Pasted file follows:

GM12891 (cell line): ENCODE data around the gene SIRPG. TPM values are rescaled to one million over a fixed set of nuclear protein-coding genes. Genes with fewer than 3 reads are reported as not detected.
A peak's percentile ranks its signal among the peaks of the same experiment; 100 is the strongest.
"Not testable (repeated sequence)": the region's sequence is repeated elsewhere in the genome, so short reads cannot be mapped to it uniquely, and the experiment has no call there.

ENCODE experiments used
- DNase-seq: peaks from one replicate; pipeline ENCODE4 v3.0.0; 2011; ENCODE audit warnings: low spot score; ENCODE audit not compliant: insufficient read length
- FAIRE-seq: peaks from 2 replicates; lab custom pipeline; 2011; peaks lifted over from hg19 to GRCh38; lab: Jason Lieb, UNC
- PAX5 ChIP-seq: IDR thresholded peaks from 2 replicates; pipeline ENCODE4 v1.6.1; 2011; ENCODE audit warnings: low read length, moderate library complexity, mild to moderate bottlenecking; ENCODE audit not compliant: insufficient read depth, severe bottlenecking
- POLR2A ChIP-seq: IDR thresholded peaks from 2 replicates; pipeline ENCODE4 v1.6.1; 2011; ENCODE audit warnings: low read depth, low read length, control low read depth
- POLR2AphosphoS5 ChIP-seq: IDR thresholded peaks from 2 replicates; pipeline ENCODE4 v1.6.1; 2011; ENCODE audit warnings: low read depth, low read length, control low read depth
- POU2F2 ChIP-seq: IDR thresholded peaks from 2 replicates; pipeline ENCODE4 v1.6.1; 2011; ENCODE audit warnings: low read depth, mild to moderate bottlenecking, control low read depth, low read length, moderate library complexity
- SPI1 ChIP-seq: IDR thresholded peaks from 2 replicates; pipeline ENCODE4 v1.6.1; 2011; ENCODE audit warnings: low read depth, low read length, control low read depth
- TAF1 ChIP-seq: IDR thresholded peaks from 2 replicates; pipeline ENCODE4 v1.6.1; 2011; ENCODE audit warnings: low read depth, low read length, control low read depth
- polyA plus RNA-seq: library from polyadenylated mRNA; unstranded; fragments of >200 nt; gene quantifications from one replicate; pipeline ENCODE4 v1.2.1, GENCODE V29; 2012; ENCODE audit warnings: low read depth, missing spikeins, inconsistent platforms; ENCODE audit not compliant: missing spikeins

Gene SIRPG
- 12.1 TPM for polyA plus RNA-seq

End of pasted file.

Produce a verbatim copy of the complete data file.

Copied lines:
GM12891 (cell line): ENCODE data around the gene SIRPG. TPM values are rescaled to one million over a fixed set of nuclear protein-coding genes. Genes with fewer than 3 reads are reported as not detected.
A peak's percentile ranks its signal among the peaks of the same experiment; 100 is the strongest.
"Not testable (repeated sequence)": the region's sequence is repeated elsewhere in the genome, so short reads cannot be mapped to it uniquely, and the experiment has no call there.

ENCODE experiments used
- DNase-seq: peaks from one replicate; pipeline ENCODE4 v3.0.0; 2011; ENCODE audit warnings: low spot score; ENCODE audit not compliant: insufficient read length
- FAIRE-seq: peaks from 2 replicates; lab custom pipeline; 2011; peaks lifted over from hg19 to GRCh38; lab: Jason Lieb, UNC
- PAX5 ChIP-seq: IDR thresholded peaks from 2 replicates; pipeline ENCODE4 v1.6.1; 2011; ENCODE audit warnings: low read length, moderate library complexity, mild to moderate bottlenecking; ENCODE audit not compliant: insufficient read depth, severe bottlenecking
- POLR2A ChIP-seq: IDR thresholded peaks from 2 replicates; pipeline ENCODE4 v1.6.1; 2011; ENCODE audit warnings: low read depth, low read length, control low read depth
- POLR2AphosphoS5 ChIP-seq: IDR thresholded peaks from 2 replicates; pipeline ENCODE4 v1.6.1; 2011; ENCODE audit warnings: low read depth, low read length, control low read depth
- POU2F2 ChIP-seq: IDR thresholded peaks from 2 replicates; pipeline ENCODE4 v1.6.1; 2011; ENCODE audit warnings: low read depth, mild to moderate bottlenecking, control low read depth, low read length, moderate library complexity
- SPI1 ChIP-seq: IDR thresholded peaks from 2 replicates; pipeline ENCODE4 v1.6.1; 2011; ENCODE audit warnings: low read depth, low read length, control low read depth
- TAF1 ChIP-seq: IDR thresholded peaks from 2 replicates; pipeline ENCODE4 v1.6.1; 2011; ENCODE audit warnings: low read depth, low read length, control low read depth
- polyA plus RNA-seq: library from polyadenylated mRNA; unstranded; fragments of >200 nt; gene quantifications from one replicate; pipeline ENCODE4 v1.2.1, GENCODE V29; 2012; ENCODE audit warnings: low read depth, missing spikeins, inconsistent platforms; ENCODE audit not compliant: missing spikeins

Gene SIRPG
- 12.1 TPM for polyA plus RNA-seq